College of Engineering News • Iowa State University

Capstone design course projects average $137,800 in three-year net economic benefits to companies

Photo of IE students Justin Danko, Daniel Thayer, Emilee Nyberg, and Matt Ehresmann
IE capstone design students Daniel Thayer, Justin Danko, Emilee Nyberg, and Matt Ehresmann worked on a project with Seneca Tank to increase efficiency on the company’s Ready-To-Deliver 2700 tank truck (pictured).

Industrial Engineering Design (IE 441) is the one-semester senior design course where students engage in industry projects and practice industrial engineering under the guidance of an experienced Registered Professional Engineer, as well as engineers and managers from the sponsor company. The objective of these projects is to provide economic value to the company and a practical education to the students.

The average three-year net payback for 62 projects over the last five semesters is $137,800, estimated by the sponsor companies and then verified by CIRAS (Center for Industrial Research and Service), serving as a third-party assessment. CIRAS also helps connect the companies to the student projects for the course.

One hundred percent of the projects are based in industry and give the students real problems to work on, with real constraints.

Dave Sly, professor of practice in industrial and manufacturing systems engineering, is the instructor for the course. He has been happy to see that the increased focus on client value has delivered great results for the companies as well as the students.

“The competitive nature of the students has shown through, as each semester’s group has outperformed on value over the previous semester,” he said.

The projects involve four stages of design (Problem Definition, Current State Analysis, Future State Design, and Final Project Validation/Delivery). Students are required to perform in-depth quantitative analysis and design throughout the entire project with a group commitment of 40 hours per week for 14 weeks.

Almost all of the companies are in Iowa, because extensive on-site and web/phone company involvement is necessary to ensure success. The groups are required to visit the companies at least five times per semester, but average more than ten visits.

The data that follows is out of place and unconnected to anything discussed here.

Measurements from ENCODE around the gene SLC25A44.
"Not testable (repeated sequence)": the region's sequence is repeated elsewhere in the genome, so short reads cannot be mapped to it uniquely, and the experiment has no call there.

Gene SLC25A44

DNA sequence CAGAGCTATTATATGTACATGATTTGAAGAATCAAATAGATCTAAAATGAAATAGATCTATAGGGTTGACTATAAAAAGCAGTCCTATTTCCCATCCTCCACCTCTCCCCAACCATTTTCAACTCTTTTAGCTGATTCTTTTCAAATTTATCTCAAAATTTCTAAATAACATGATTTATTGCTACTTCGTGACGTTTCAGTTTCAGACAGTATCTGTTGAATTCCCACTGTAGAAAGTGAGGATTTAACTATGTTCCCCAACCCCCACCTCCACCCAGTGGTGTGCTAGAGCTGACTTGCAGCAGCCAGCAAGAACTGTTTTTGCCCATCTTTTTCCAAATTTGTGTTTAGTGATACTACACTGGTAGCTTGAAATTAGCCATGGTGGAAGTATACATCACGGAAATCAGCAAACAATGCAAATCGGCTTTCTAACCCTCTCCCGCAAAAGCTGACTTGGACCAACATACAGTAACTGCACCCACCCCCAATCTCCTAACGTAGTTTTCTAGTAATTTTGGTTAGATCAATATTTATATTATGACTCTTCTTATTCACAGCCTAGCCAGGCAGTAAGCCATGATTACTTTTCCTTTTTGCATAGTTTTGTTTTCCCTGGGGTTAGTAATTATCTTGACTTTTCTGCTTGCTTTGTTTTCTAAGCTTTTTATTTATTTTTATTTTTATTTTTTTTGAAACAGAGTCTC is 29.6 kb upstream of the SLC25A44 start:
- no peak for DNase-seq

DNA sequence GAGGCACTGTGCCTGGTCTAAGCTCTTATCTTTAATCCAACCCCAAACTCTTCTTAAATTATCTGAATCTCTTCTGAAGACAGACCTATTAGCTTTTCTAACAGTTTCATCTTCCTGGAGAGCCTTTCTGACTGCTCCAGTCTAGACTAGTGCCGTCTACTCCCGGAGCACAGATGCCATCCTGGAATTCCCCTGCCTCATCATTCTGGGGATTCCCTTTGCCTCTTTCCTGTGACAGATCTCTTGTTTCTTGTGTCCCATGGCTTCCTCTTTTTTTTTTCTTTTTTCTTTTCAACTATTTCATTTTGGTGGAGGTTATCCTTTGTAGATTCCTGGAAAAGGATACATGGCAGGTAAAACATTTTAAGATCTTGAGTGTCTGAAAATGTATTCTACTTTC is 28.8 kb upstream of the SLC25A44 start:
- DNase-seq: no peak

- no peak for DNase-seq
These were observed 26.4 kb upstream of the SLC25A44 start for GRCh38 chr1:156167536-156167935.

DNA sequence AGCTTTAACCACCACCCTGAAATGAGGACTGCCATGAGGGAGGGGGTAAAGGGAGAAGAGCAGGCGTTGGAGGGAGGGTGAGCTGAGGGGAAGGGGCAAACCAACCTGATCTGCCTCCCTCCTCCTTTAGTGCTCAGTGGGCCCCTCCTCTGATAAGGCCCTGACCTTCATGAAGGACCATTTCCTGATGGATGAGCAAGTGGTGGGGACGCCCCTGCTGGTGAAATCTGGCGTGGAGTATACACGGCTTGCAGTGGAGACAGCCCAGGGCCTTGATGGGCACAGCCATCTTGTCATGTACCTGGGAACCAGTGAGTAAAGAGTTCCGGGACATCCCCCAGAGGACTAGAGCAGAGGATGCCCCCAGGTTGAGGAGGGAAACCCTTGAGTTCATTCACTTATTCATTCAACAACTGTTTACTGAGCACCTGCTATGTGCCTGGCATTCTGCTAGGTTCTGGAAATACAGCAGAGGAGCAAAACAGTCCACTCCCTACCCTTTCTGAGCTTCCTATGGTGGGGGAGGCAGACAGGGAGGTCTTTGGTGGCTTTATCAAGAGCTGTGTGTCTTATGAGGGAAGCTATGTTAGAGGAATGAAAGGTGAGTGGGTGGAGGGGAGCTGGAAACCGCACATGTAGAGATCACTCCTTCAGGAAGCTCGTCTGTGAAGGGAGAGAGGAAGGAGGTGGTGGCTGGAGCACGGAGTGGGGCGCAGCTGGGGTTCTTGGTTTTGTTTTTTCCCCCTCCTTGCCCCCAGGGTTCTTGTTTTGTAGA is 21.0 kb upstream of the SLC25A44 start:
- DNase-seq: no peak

Examples of other projects include a team working with Drake University to look at office efficiency, how information is presented to students, staffing, and office layout. A project with Hy-Vee distribution centers asked students to address efficiency of order placement and turnover in warehouses located in Chariton and Cherokee. Fifteen projects were completed in Spring 2016, an increase from 12 projects in Fall 2015.

The participating companies include many manufacturing companies, and range from Fortune 500 companies to smaller companies with 30-40 employees. Companies that have participated in the program include Hagie, Tone’s, Kinze, Lennox, John Deere, Rockwell Collins, Whirlpool and Iowa Health System, among others. About 60 percent of the companies return the following semester to participate again.

The hands-on experience the students get from these projects is invaluable, and is enhanced by the limit of four students to a team, ensuring each student has a lot of work to do on the project.

Photo of Daniel Thayer, Justin Danko, Emilee Nyberg, and Matt Ehresmann
Students from the Seneca Tank Spring 2016 project look at the rear of the Ready-To-Deliver 2700 tank truck, where the results of their work are visible.

Seneca Tank project

A Spring 2016 student group worked with Seneca Tank on the Ready-To-Deliver 2700 tank truck. Seneca Tank is located in Des Moines and is an international supplier of new and used petroleum tank trucks, transports, and truck tank parts. The students made recommendations to the company that would increase efficiency in the assembly process and introduce kits with standardized parts into the production process.

The student team members working on the project were industrial engineering students Emilee Nyberg, Matt Ehresmann, Justin Danko and Daniel Thayer. The team addressed issues with variability in Seneca Tank’s manufacturing process of the Ready-To-Deliver 2700 tank truck, and had a one-year economic payback of $600,000.

“The solutions we recommended focused on introducing kits into their production process to standardize the parts used and quantities needed for production,” Ehresmann said. “We also made recommendations to increase the efficiency of their assembly process by reducing parts and operations.”
The students can see the benefits the class project will have on their future careers.

“I believe that IE capstone is such a successful class because we get to take everything we learned in the classroom and apply it to the real world and truly make an impact on a company,” Nyberg said.

The IMSE Department has increased its undergraduate curriculum focus on the practical experience students can gain.

“I believe that the IMSE capstone design course represents the IMSE curriculum perfectly. The curriculum focuses on applying industrial engineering principles within industry and that is what the IMSE capstone is all about. I believe this focus helps prepare students for the transition between academia and industry.” Ehresmann said.

The students really enjoyed working with the employees and engineers at Seneca Tank, and the feeling was mutual.

“Seneca Tank is continually amazed by the capability and professionalism possessed by the students of Iowa State’s Department of Industrial and Manufacturing Systems Engineering. We count it a privilege to support the program, and work side by side with these teams,” said SJ Risewick, the student team’s contact at Seneca Tank.